Melbourne Convention Bureau (MCB) today announced that Melbourne will host the 11th World Congress on Developmental Origins of Health and Disease 2019 (DOHaD). This is the first time ever the biennial congress will be held in Melbourne and is the only gathering worldwide for specialists in the field of research in prevention of disease in early life.
The four-day event will take place at Melbourne Convention and Exhibition Centre (MCEC) and is expected to attract to the city of Melbourne over 800 scientists, clinical researchers, obstetricians, paediatricians, public health professionals and policy leaders in the discipline of foetal and developmental disease.
As Australia's knowledge, research and innovation capital, Melbourne boasts a robust biotechnology sector featuring 186 biotechnology companies, 10 major medical research institutes and 10 major teaching hospitals, making Melbourne one of the world's most successful destinations for Association health and medical conferences.
Minister for Tourism and Major Events, John Eren said Melbourne's medical community is delivering significant value to the visitor economy.
"Events of this calibre put Melbourne and Victoria on a world stage, and contribute significantly to our economy. Business events are the highest yielding sector of the Victorian visitor economy, delivering an economic contribution of $9.98 billion and 65,000 jobs annually," Mr Eren said.
Karen Bolinger, MCB Chief Executive Officer said Melbourne has a proven track record in hosting important health meetings.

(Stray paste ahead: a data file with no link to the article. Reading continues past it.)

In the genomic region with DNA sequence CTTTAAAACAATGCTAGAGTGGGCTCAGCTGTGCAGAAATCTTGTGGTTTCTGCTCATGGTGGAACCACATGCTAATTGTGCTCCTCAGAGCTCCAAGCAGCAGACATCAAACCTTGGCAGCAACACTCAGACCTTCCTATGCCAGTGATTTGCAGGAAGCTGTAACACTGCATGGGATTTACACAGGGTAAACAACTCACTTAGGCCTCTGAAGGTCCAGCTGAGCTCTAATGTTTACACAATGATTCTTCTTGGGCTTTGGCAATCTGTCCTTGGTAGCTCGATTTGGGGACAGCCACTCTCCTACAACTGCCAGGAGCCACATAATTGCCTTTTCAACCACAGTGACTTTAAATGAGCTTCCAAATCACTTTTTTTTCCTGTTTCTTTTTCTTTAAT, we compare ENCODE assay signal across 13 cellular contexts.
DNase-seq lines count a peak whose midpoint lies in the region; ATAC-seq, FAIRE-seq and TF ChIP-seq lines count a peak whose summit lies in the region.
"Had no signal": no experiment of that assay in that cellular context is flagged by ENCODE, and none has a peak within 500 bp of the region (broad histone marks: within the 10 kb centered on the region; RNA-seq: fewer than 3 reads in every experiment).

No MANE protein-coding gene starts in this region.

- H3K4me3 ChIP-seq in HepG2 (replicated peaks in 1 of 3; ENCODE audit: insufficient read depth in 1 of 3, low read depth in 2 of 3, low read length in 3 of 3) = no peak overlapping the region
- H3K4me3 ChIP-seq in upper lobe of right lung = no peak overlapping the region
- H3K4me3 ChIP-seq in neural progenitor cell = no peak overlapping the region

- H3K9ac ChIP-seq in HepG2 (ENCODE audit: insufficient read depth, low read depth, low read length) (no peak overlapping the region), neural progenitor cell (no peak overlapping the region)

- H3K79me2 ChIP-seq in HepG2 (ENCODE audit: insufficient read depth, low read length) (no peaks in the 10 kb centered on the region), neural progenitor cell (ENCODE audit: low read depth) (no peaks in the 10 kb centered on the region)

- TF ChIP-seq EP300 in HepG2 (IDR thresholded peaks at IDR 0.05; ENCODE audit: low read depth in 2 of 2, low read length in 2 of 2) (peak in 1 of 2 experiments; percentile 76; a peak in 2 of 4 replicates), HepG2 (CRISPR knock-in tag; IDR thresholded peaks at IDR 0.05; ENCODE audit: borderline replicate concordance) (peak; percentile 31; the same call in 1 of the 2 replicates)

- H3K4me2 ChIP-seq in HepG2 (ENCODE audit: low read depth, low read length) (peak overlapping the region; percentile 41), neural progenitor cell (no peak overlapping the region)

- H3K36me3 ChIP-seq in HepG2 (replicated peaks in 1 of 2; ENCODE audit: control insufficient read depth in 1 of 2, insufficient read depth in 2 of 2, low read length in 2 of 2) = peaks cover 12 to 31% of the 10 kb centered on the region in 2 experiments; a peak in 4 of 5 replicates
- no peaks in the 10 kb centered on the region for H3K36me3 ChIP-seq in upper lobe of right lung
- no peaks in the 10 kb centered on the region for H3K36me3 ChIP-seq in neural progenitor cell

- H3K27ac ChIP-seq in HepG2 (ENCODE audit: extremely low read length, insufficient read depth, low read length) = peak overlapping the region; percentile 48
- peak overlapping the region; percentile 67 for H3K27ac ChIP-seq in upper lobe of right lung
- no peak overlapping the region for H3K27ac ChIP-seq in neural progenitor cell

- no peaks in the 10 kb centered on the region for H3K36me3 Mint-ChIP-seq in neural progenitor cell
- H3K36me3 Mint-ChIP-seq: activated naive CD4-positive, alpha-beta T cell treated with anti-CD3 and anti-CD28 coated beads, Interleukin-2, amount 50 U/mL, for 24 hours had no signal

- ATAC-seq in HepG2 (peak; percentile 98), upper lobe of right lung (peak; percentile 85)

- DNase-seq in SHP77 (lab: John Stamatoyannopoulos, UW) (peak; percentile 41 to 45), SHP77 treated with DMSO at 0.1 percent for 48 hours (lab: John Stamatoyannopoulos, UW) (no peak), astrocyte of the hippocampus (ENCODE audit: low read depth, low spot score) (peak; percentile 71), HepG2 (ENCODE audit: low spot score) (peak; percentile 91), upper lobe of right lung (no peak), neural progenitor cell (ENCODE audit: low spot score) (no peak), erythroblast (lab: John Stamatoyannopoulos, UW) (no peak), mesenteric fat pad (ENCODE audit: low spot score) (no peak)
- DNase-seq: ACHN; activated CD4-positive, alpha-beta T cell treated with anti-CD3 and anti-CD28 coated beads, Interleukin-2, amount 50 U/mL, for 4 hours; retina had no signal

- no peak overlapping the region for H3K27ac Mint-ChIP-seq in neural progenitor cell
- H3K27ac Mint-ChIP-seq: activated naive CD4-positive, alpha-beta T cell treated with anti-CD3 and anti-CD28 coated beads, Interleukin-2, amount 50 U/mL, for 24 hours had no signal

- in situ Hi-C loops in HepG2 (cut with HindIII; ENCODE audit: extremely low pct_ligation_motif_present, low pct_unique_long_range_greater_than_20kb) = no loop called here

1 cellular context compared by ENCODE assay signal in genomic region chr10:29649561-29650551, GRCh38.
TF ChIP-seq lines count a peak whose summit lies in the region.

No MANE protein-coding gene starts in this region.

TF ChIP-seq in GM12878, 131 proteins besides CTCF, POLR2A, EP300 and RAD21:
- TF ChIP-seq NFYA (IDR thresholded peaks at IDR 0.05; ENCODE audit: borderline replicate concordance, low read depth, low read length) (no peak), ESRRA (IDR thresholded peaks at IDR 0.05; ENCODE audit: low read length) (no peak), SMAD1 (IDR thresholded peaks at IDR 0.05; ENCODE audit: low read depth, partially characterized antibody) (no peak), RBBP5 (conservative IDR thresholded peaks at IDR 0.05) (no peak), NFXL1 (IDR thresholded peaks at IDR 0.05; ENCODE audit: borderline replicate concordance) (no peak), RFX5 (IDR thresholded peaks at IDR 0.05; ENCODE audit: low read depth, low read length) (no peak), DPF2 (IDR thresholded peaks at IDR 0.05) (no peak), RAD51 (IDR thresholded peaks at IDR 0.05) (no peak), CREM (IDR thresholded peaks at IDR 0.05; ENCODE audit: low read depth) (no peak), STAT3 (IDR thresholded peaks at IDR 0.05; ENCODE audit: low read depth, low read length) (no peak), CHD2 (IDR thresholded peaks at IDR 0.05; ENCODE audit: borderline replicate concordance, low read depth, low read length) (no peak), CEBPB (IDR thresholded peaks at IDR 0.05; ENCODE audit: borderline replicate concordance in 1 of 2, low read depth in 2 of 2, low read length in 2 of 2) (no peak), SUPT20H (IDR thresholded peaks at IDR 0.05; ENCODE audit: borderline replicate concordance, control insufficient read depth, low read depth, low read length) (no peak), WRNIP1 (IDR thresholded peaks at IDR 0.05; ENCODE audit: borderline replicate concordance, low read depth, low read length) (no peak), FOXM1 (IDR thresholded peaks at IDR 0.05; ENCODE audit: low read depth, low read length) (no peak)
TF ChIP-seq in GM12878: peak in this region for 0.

"Melbourne has an outstanding international medical research reputation, and we're renowned for our collaborative model across basic and clinical research.
"This collaboration has seen MCB lead in bringing together State Government, MCEC, Club Melbourne, Monash University and Murdoch Children's Institute to deliver a bid proposition to the congress host association; the International Society for Developmental Origins of Health and Disease, that could meet and exceed their objectives for the congress, as well as demonstrate our proven expertise in delivering health events," Ms Bolinger said.
MCEC Chief Executive, Peter King praised the work that had been done to bring this congress to Melbourne.
"Professors Bertram and Wallace are great examples of the world leaders we have in our Club Melbourne Ambassador Program, all of who work tirelessly to collaborate to help secure international conferences for our city.
"Melbourne really is a knowledge hub and MCEC is the place where the world's best thinkers gather to connect and share ideas."
Professor Bertram, Head of Department of Anatomy and Developmental Biology, Monash University, Club Melbourne Ambassador, and Chair of the Local Organising Committee for Melbourne DOHaD 2019 is confident the event will have a lasting impact on the community.
"Melbourne is a major city in Australia for medical and biomedical research, and our local researchers alongside international delegates will collaborate to develop a co-ordinated approach to research strategy for the scientific exploration of early human development in relation to chronic diseases later in life.
"DOHaD is the preeminent international forum for industry experts to address the many challenges that currently impact the health of mothers, babies in the womb, infants, children and adolescents - as well as explore solutions, interventions and policies to optimise life-long health.
"We anticipate effective discussion and debate of universal public health strategies to prevent chronic disease," Professor Bertram said.
Professor Mark Hanson, President, International Society for Developmental Origins of Health and Disease said, "Melbourne was chosen as the host city for DOHaD 2019 because of its expert medical research community, as well as the collaborative nature of its approach to winning the event. The DOHaD community look forward to meeting in the beautiful city of Melbourne for what we are confident will be a very stimulating and enjoyable Congress."